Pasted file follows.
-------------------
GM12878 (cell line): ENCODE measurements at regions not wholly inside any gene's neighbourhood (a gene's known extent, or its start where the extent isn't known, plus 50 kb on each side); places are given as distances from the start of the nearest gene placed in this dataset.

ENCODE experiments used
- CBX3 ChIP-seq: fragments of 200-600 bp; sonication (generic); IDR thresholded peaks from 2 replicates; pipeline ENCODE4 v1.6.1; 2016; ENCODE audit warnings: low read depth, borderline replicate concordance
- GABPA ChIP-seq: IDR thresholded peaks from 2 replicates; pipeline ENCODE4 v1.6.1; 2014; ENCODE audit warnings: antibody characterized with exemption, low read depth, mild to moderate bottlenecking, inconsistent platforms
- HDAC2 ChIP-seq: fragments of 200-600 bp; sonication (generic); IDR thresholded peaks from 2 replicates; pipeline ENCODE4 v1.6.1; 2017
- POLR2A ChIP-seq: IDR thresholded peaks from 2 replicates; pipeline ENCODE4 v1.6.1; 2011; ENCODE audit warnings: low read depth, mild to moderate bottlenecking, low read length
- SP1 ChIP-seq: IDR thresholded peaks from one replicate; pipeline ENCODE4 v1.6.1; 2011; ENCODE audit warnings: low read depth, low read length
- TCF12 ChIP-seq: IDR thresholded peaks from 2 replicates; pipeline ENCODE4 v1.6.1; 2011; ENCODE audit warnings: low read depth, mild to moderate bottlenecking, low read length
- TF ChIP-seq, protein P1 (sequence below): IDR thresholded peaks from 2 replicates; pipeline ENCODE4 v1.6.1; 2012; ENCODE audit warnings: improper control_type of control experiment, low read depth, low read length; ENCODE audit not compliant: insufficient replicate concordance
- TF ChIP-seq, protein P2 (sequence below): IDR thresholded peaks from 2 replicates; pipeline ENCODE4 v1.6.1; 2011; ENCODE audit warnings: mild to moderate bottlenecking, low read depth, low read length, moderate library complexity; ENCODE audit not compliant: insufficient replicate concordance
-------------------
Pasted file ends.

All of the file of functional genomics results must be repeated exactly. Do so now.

GM12878 (cell line): ENCODE measurements at regions not wholly inside any gene's neighbourhood (a gene's known extent, or its start where the extent isn't known, plus 50 kb on each side); places are given as distances from the start of the nearest gene placed in this dataset.

ENCODE experiments used
- CBX3 ChIP-seq: fragments of 200-600 bp; sonication (generic); IDR thresholded peaks from 2 replicates; pipeline ENCODE4 v1.6.1; 2016; ENCODE audit warnings: low read depth, borderline replicate concordance
- GABPA ChIP-seq: IDR thresholded peaks from 2 replicates; pipeline ENCODE4 v1.6.1; 2014; ENCODE audit warnings: antibody characterized with exemption, low read depth, mild to moderate bottlenecking, inconsistent platforms
- HDAC2 ChIP-seq: fragments of 200-600 bp; sonication (generic); IDR thresholded peaks from 2 replicates; pipeline ENCODE4 v1.6.1; 2017
- POLR2A ChIP-seq: IDR thresholded peaks from 2 replicates; pipeline ENCODE4 v1.6.1; 2011; ENCODE audit warnings: low read depth, mild to moderate bottlenecking, low read length
- SP1 ChIP-seq: IDR thresholded peaks from one replicate; pipeline ENCODE4 v1.6.1; 2011; ENCODE audit warnings: low read depth, low read length
- TCF12 ChIP-seq: IDR thresholded peaks from 2 replicates; pipeline ENCODE4 v1.6.1; 2011; ENCODE audit warnings: low read depth, mild to moderate bottlenecking, low read length
- TF ChIP-seq, protein P1 (sequence below): IDR thresholded peaks from 2 replicates; pipeline ENCODE4 v1.6.1; 2012; ENCODE audit warnings: improper control_type of control experiment, low read depth, low read length; ENCODE audit not compliant: insufficient replicate concordance
- TF ChIP-seq, protein P2 (sequence below): IDR thresholded peaks from 2 replicates; pipeline ENCODE4 v1.6.1; 2011; ENCODE audit warnings: mild to moderate bottlenecking, low read depth, low read length, moderate library complexity; ENCODE audit not compliant: insufficient replicate concordance